Professorship in Molecular Genetics Advances Research in Childhood Diseases

Friday, September 25, 2015

Children’s National on Sept. 8 named researcher Eric Hoffman, PhD, as the first A. James Clark Distinguished Professor of Molecular Genetics. Dr. Hoffman, the director of the Center for Genetic Medicine Research, was first installed as the A. James Clark Professor of Molecular Genetics in 1999. Thanks to the generous support of the Clark Charitable Foundation, the professorship has been elevated to a distinguished professorship. Among the 23 named professors at Children’s National, only four others hold “distinguished” in their title.

Dr. Hoffman’s pioneering research is making significant progress for children with muscular dystrophy and neuromuscular disorders. His work identified the dystrophin protein and its deficiency in Duchenne muscular dystrophy patient muscle and animal models. This was the first gene ever identified as causing a human disease.

“Since becoming the Clark Professor, I’ve had the honor of getting to know the Clark family and people at Clark Enterprises who care so passionately about this region,” said Dr. Hoffman. “Their continued support of my team and me has the potential to help thousands, if not millions, of children.”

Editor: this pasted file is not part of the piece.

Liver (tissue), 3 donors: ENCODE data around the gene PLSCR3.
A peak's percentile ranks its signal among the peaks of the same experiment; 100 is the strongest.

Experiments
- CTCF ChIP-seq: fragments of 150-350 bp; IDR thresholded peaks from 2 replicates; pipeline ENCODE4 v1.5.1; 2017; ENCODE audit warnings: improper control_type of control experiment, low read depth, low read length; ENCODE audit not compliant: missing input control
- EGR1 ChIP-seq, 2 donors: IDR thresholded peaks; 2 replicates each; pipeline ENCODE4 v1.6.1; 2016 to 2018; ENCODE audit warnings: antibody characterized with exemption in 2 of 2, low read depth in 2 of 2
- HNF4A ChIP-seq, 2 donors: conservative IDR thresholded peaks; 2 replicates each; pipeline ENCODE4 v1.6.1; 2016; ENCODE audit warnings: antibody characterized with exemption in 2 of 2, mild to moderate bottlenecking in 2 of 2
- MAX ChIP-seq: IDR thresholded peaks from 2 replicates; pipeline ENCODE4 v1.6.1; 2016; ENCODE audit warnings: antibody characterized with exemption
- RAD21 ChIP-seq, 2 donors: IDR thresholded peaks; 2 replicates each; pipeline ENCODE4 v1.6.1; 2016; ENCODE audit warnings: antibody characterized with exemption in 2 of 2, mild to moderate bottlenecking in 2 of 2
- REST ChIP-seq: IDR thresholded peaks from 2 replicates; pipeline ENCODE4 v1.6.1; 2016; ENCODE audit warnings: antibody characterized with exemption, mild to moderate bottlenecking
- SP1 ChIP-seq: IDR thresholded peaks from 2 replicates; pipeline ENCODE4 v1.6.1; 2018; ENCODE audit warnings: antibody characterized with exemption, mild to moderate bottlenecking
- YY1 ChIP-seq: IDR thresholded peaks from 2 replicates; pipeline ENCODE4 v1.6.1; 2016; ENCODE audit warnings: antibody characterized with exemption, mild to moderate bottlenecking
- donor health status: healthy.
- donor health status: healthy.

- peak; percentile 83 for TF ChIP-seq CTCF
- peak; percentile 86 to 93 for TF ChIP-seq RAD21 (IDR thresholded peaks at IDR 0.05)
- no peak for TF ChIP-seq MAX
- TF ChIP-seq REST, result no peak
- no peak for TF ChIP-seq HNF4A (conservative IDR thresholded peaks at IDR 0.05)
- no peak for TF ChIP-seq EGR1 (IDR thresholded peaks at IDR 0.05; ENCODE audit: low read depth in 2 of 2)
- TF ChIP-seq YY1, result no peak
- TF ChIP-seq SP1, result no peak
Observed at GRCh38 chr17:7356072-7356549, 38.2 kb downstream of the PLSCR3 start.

The late A. James Clark led Clark Enterprises, which grew from a local contractor to a a national company that has helped transform the landscape of America’s cities. A man of great principles, Mr. Clark believed firmly in the importance of giving back to the community and created the Clark Charitable Foundation. The Clark family and the Clark Charitable Foundation have supported Dr. Hoffman’s genetic medicine research at Children’s National for nearly two decades.

The distinguished professorship will help Dr. Hoffman and his team bring new therapies to children through international drug development and clinical trials in muscular dystrophy. They are also investigating the causes of chronic diseases such as type 2 diabetes, obesity, and asthma and exploring new ways to treat and prevent them.

“Eric is an exceptional scientist and human being,” said Mark Batshaw, MD, Executive Vice President, Physician-in-Chief, and Chief Academic Officer at Children’s National. “More than any other PhD I have known, he places the health and welfare of children as his North Star.”

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